LONDON — The Bank of England raised its key interest rate today for the third time since December as it pushes ahead faster than other central banks in combating a global wave of inflation fueled by soaring energy prices
The bank boosted its key rate to 0.75% after Russia’s war in Ukraine pushed oil prices to a 13-year high earlier this month. It comes a day after U.S. Federal Reserve raised its benchmark short-term rate to 0.25% to tame the worst inflation since the early 1980s. The Fed had left it at close to zero since the coronavirus pandemic struck two years ago.
The European Central Bank left its rates unchanged last week but announced an early exit from its economic stimulus efforts in a bid to combat record inflation in the 19 countries that use the euro.
The Bank of England, which voted 8-1 in favor of the increase, said the war in Ukraine is “likely to accentuate both the peak in inflation and the adverse impact on activity by intensifying the squeeze household incomes.’’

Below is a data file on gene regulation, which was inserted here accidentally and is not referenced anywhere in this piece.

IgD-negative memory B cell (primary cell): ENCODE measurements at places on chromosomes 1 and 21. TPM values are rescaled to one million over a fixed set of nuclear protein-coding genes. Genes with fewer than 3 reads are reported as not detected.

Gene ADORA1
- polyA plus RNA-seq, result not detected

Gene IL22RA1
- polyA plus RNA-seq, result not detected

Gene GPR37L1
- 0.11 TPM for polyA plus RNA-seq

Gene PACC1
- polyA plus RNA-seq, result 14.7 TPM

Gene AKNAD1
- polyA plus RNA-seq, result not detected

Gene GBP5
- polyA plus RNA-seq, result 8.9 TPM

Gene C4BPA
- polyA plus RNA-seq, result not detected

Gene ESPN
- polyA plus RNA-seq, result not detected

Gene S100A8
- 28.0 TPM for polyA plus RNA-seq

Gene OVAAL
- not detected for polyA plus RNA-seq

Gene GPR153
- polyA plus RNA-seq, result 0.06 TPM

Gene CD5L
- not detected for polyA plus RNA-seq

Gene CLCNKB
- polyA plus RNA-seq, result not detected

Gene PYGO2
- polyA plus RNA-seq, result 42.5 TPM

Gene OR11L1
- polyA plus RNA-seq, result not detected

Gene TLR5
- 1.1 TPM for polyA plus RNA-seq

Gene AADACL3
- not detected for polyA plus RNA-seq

Even before Russia’s invasion of Ukraine, the Bank of England expected consumer price inflation to peak at around 7.25% in April, more than three times its target of 2%.
The Resolution Foundation, a think tank focused on helping low-income families, said last week that inflation may now peak at more than 8.4%, which would push inflation to its highest level since 1982.
Central banks in other countries may soon catch up to the Bank of England. The Federal Reserve signaled that it might raise rates six more times this year.